Senate Republicans are currently working in secret on a bill to repeal and replace the Affordable Care Act and overhaul the American health care system. The process is so secretive, in fact, that even Trump’s Health and Human Services Secretary Tom Price hasn’t seen what’s in it yet. But we do know that Senate Republicans are working from the bill passed by the House of Representatives, which the nonpartisan Congressional Budget Office found would leave 23 million fewer Americans insured by 2026. And the 13 GOP Senators crafting the bill (who all happen to be men) are doing so without any public hearings or open drafting sessions.
And it’s happening quickly. Republicans are reportedly hoping to vote on the bill by June 30 so that it can be finalized before the July 4 holiday recess. Given that the bill will affect 1/6 of the American economy not to mention millions of lives, it’s more important than ever to speak out. Here are some resources for doing so:
The most effective way to make your voice heard is to call your representatives and share your story and thoughts about the bill. You can find the name and contact information for each GOP senator’s dedicated health staffer at Is TrumpCare Still Dead?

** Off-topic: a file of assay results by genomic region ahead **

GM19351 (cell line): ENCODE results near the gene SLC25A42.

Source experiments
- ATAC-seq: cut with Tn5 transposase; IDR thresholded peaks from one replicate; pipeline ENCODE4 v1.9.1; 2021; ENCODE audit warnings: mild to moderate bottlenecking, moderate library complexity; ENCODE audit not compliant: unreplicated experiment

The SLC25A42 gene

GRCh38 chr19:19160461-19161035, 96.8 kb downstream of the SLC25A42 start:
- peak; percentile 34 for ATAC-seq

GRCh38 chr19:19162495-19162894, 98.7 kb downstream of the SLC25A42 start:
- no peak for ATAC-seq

If you aren't represented by a GOP senator, you can also use the same database to call the offices of the 13 GOP Senators working on the bill: Mitch McConnell (KY), Orrin Hatch (UT), Lamar Alexander (TN), Mike Enzi (WY), John Thune (SD), Ted Cruz (TX), Mike Lee (UT), Tom Cotton (AR), Cory Gardner (CO), John Barrasso (WY), John Cornyn (TX), Rob Portman (OH), and Pat Toomey (PA).
This simple-to-use Trumpcare Toolkit has pre-written tweets and Facebook messages, as well as phone numbers, for specifically targeted Republican Senators. The site also provides stats on the number of people in each of those Senators’ states who would lose health care coverage under Trumpcare.
You can sign this Save My Care letter demanding GOP Senators hold a public hearing on the health care bill before the Senate votes on it.
And here are some resources for health care talking points:
Visit ACASignups.net to find detailed health care stats for all 435 congressional districts. The stats are based on the CBO score of the House bill, which, again, is the template Senate Republicans are working from. California, for instance, would likely see over 2.5 million people lose coverage under Trumpcare.
And, finally, Axios takes a different approach by sharing stats on how many people gained coverage under the Obamacare.
Many thanks to writer and comedian Nicole Silverberg for sharing these resources with me. You can follow Nicole on Twitter.